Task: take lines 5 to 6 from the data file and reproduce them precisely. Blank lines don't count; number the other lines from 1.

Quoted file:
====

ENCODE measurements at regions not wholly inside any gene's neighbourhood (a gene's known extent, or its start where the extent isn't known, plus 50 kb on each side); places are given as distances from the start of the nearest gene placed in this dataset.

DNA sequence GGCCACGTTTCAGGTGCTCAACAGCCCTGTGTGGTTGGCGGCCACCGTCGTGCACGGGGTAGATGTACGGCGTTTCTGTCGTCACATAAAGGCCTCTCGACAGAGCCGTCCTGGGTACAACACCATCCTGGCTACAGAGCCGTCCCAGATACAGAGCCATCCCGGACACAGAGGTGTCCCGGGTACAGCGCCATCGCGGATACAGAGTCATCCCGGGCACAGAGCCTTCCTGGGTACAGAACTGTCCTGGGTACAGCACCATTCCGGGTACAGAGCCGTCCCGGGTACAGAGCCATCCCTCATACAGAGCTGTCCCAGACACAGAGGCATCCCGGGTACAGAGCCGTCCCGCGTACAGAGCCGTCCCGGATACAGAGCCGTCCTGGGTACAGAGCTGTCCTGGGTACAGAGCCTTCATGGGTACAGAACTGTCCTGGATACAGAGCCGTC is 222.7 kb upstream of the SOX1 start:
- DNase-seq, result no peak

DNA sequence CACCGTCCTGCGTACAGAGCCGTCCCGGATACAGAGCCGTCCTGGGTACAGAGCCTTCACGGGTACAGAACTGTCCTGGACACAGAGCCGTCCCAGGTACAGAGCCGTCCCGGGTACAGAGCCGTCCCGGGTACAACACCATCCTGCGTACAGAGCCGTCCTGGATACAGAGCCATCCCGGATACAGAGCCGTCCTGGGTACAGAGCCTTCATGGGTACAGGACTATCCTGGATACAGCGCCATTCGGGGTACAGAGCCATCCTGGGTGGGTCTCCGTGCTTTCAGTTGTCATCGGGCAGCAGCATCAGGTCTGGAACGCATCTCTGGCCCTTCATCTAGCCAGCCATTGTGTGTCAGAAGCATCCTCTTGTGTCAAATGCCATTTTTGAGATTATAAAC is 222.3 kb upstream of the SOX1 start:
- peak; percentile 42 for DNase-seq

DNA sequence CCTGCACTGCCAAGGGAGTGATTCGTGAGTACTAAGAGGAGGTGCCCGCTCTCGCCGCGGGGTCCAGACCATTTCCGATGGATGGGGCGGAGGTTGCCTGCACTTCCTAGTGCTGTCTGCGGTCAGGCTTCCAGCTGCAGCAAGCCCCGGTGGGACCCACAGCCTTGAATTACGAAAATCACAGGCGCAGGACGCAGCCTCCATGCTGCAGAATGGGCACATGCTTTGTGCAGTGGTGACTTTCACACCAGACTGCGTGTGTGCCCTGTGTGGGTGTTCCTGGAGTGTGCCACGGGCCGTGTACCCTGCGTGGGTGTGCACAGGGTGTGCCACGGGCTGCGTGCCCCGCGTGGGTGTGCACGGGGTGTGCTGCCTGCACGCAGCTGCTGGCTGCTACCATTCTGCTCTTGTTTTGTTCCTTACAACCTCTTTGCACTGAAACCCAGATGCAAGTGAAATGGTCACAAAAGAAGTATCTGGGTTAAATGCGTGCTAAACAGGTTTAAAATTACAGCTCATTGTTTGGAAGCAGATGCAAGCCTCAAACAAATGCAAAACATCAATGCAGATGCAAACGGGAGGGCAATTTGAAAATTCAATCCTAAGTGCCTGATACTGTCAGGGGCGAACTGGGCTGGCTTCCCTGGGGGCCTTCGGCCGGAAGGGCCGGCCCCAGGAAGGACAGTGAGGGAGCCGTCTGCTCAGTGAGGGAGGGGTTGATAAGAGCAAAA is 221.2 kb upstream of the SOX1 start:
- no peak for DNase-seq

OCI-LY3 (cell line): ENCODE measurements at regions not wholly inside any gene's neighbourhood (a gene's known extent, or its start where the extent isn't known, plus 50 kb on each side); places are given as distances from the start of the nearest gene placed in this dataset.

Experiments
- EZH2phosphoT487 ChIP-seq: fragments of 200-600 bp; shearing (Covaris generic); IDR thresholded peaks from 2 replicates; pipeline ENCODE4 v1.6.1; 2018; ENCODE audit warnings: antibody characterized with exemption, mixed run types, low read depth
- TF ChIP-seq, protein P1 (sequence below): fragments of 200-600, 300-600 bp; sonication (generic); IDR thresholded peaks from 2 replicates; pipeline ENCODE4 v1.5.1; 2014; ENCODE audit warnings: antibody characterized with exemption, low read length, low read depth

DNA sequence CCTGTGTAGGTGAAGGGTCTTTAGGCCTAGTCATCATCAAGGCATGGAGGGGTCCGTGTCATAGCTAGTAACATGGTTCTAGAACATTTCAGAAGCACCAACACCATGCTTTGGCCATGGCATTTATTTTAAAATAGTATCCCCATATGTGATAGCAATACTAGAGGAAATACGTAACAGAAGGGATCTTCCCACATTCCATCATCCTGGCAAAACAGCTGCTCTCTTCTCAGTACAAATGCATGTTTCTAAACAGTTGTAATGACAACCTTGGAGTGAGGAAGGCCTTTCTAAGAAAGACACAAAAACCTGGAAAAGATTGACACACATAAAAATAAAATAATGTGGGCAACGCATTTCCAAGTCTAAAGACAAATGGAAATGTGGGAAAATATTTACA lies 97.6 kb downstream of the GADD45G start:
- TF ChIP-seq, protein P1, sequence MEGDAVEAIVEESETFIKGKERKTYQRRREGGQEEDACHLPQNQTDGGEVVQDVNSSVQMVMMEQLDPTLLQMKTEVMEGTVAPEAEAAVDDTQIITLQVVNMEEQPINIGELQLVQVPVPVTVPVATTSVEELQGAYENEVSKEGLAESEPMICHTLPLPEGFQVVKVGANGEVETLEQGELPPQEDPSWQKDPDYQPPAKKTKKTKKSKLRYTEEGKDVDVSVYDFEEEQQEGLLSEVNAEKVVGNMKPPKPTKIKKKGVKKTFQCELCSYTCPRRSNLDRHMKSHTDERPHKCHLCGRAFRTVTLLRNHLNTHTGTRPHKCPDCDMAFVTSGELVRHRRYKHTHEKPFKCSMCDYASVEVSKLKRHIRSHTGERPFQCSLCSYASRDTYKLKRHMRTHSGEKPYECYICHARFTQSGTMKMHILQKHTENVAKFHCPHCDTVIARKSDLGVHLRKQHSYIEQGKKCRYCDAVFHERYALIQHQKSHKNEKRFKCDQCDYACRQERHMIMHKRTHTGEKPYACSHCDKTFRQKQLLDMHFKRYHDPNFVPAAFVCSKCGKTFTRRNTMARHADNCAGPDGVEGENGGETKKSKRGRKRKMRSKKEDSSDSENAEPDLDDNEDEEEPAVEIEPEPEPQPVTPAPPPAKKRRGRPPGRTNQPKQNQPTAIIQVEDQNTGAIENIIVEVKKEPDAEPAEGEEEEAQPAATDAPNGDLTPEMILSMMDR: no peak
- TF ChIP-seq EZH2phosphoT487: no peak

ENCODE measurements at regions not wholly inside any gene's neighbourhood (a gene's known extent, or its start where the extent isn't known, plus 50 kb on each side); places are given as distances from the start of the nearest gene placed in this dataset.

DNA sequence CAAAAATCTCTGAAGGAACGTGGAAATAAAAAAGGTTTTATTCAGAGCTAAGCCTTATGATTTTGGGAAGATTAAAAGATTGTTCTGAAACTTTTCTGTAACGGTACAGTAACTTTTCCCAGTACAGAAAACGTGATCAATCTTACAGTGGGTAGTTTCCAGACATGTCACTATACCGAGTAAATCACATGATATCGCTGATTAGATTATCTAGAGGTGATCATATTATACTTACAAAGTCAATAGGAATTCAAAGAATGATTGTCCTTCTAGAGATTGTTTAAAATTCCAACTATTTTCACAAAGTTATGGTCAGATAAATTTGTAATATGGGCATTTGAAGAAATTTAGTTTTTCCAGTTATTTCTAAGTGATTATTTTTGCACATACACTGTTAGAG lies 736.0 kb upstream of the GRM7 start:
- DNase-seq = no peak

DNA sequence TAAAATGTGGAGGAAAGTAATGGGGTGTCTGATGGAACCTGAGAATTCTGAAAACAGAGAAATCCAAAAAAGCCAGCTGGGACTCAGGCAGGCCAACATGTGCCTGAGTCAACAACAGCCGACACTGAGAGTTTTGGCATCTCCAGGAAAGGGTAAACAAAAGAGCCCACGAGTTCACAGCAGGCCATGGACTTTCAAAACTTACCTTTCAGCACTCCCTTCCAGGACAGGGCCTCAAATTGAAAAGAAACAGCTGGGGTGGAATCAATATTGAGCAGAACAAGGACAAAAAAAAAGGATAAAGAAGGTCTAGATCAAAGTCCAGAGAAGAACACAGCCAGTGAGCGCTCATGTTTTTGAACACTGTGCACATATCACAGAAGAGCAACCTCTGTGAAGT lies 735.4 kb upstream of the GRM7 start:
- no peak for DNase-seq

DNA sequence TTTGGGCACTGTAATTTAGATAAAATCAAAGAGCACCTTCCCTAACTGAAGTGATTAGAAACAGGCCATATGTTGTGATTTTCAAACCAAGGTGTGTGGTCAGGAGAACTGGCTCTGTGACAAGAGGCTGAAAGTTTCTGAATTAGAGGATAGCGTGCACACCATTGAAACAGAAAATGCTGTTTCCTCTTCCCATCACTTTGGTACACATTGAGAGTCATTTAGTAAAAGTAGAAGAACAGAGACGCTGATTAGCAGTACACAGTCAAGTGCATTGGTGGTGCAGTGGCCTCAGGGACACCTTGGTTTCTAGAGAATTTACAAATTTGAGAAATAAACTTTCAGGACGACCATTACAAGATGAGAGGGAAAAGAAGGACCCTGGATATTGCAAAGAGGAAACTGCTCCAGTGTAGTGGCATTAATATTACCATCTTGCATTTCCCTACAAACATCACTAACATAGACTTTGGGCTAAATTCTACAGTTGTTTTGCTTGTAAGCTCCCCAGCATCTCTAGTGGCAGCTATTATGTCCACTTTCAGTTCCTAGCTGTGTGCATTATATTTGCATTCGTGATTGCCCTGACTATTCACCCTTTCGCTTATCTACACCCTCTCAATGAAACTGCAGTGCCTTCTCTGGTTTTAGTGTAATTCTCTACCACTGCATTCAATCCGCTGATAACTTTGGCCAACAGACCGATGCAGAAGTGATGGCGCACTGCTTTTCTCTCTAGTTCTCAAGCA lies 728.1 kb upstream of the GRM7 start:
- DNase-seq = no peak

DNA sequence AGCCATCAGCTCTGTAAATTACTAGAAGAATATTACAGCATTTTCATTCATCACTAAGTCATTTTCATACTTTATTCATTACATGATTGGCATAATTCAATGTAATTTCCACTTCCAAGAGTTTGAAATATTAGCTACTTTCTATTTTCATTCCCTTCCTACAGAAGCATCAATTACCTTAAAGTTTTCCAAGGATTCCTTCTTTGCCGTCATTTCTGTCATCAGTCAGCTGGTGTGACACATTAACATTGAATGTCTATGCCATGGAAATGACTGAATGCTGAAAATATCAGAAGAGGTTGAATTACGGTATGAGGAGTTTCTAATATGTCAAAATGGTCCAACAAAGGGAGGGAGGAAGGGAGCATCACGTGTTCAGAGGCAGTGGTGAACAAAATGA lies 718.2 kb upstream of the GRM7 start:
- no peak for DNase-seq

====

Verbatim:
- peak; percentile 42 for DNase-seq

DNA sequence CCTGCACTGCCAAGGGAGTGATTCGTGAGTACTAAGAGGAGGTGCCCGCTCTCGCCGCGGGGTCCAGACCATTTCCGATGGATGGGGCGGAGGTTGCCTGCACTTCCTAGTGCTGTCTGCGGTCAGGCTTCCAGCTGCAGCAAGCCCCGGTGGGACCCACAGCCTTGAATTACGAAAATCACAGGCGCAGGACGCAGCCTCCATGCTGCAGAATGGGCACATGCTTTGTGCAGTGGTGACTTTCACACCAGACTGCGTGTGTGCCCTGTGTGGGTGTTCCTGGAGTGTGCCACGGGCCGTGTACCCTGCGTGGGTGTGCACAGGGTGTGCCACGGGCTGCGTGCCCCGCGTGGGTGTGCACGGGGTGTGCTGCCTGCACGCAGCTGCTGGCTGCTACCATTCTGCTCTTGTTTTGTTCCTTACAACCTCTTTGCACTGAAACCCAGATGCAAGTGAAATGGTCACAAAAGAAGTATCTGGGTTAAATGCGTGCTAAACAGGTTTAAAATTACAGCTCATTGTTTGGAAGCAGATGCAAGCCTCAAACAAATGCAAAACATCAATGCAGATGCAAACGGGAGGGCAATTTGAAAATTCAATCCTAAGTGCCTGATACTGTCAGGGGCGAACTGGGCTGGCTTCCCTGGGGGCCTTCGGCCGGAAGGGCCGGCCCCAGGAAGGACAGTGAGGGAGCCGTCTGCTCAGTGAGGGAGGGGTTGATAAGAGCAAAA is 221.2 kb upstream of the SOX1 start: